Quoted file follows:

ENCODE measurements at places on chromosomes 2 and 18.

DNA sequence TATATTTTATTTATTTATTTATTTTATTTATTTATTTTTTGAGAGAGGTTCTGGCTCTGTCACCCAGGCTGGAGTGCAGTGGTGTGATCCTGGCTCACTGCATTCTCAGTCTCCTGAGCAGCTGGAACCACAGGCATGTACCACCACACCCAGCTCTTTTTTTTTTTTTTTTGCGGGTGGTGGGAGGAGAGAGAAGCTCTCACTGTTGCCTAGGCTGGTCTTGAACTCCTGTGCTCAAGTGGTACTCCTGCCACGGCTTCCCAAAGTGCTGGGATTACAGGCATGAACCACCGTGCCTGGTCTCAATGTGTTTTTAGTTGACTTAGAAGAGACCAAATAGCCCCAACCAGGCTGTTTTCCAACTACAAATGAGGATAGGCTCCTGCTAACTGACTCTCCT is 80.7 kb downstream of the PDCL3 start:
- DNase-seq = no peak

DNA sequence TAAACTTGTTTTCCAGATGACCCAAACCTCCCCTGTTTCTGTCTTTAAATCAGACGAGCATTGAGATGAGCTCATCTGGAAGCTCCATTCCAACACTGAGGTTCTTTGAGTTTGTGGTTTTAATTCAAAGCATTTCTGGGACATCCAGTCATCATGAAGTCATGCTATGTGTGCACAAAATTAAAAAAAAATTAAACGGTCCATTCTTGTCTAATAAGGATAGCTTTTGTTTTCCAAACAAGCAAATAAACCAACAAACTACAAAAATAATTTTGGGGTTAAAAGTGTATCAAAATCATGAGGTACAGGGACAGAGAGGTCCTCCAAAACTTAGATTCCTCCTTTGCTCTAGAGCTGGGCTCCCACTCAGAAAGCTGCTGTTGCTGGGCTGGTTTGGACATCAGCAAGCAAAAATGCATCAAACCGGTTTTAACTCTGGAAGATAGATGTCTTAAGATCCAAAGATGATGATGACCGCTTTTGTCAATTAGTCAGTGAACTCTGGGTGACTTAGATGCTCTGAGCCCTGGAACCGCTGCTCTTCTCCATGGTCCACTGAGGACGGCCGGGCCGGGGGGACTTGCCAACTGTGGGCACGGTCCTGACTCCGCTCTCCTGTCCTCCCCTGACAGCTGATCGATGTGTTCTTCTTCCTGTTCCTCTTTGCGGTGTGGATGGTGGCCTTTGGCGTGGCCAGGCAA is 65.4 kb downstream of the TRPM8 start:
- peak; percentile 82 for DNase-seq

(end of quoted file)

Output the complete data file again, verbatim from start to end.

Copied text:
ENCODE measurements at places on chromosomes 2 and 18.

DNA sequence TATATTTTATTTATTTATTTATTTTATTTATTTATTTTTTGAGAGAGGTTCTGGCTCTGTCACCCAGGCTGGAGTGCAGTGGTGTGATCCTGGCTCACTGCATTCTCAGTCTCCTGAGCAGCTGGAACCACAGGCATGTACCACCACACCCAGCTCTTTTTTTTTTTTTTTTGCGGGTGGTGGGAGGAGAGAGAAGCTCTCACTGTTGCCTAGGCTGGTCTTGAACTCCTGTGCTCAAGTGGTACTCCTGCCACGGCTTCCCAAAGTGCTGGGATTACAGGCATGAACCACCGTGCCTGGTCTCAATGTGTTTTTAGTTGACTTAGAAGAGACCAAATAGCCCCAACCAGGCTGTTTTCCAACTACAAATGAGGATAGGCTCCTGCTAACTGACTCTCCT is 80.7 kb downstream of the PDCL3 start:
- DNase-seq = no peak

DNA sequence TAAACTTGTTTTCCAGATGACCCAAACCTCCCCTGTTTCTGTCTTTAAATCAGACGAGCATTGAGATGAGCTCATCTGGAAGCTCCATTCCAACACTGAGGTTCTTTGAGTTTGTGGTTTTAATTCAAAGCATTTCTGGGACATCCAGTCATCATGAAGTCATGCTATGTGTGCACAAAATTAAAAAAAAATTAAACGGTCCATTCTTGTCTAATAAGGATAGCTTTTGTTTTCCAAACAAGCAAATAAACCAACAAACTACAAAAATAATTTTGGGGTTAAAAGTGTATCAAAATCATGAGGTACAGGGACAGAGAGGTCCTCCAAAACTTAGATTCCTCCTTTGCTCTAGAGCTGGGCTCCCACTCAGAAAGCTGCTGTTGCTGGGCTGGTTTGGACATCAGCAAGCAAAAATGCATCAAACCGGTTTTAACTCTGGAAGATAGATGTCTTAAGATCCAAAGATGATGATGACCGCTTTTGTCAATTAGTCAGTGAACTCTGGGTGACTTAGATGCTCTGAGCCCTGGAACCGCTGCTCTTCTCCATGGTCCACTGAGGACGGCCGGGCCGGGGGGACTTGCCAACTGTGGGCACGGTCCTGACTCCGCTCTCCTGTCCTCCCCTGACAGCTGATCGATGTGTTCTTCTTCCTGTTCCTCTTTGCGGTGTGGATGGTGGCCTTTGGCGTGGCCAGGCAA is 65.4 kb downstream of the TRPM8 start:
- peak; percentile 82 for DNase-seq